3. @Odysseus Art that needs no introduction to be great is certainly a great thing in of itself. What I'm referring to is more of the importance of the contexts, circumstances and processes out of which that art was created to not be lost, as that's an essential part of what makes it what it is. I want to preserve an original snapshot that contains the essence of every culture for posterity. Context isn't necessary for enjoyment, but it is necessary for full appreciation. But as you put quite eloquently, it's always open to any and every interpretation As far as what I mean by homogenization, I don't believe in the pretentious notion that the most popular art is the most shallow. I've seen plenty of shallow underground art and plenty of deep, introspective and profound mainstream works in every medium. Homogenized in the sense I'm using it is more synonymous with "corporatized"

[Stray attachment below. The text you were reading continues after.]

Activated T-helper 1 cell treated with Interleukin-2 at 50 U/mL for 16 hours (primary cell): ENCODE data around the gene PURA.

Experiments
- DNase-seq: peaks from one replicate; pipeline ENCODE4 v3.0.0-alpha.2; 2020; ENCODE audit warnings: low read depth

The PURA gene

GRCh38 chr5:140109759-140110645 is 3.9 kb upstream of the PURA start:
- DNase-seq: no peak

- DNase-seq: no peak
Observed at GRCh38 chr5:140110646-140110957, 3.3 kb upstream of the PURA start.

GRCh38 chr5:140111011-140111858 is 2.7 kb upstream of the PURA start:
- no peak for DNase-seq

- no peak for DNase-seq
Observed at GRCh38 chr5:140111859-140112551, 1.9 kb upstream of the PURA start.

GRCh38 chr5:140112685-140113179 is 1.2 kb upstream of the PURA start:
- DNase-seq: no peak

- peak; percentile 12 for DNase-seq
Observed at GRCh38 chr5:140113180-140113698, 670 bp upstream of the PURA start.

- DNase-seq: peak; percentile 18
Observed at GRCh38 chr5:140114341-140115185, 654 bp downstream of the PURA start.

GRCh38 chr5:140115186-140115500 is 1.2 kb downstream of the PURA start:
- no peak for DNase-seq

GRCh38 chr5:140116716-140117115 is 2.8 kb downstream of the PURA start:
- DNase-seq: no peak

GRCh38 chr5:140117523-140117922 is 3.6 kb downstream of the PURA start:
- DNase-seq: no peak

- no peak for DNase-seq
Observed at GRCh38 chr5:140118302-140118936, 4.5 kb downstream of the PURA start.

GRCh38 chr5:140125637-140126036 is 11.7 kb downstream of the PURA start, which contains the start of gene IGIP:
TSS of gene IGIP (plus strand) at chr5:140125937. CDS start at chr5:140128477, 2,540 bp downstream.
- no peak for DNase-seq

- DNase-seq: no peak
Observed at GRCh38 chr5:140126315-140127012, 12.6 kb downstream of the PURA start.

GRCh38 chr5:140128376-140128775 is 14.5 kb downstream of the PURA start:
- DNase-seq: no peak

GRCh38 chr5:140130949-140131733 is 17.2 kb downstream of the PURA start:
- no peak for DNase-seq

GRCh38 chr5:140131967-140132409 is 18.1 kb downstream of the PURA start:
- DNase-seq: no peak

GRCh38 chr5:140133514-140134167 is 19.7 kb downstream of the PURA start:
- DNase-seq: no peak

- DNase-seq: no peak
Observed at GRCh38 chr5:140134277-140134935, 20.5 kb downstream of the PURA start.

4. @Leo Gura Blending of cultures is a good thing, but preservation is still important. The essence of the thing must be saved, if even for the purpose of future fusions. It's kind of like cooking. To make something new you still all those basic ingredients. Though just a bowl of white rice by itself might get boring if you ate it every day, at the same time that white rice needs to exist in its purest form to be used in making something new. It's important for rice to stay boring so we can use it make new things more exciting. If the rice itself became too exciting or novel it wouldn't be rice anymore. What's wrong with doing both? Striving to create new cultures through the blending of existing cultures, but also keeping an archive or specific area "traditional". My city does something like this with the Art Museum (containing classic pieces spanning thousands of years) and the Contemporary Art Museum, which features the most cutting edge pieces. This system is a nice compromise which could be applied at a more meta, cultural level. Of course a major city will have MORE creative activity, but are they going to have the SPECIFIC, and very niche appeal that the culture of a small village may have? Likely not. Preserving the languages of small tribes is valuable, thousands of people dedicate their lives to archiving this stuff. In theory, yes, that should happen. And I'd venture to say that even in practice, it's entirely possible to happen. All I'm saying is that, in practice, many times, the essence of the original culture is lost in the process of fusion, and that's my worry. It's history we're talking about here. And a lot is lost in that game of telephone. This is a good point. I definitely agree that on a functional level like this, unification is valuable. Nationalism? I'm not claiming any one culture is "best". The US isn't "better" than China, for example. What's best is subjective. I just find it valuable to always have a "copy of the original file around". Sort of like how you try not to have too much influence over an experiment you're running. You want to let it run its course. That's not to say you couldn't use that original file to create a new one though. I'm confused now, a minute ago you said globalism doesn't need one culture to be best, but now you're using 80's technology as a metaphor for how culture "improves over time". Question is, in what sense? In terms of medical, equality, and tech maybe, but in other ways certainly not...it's not binary.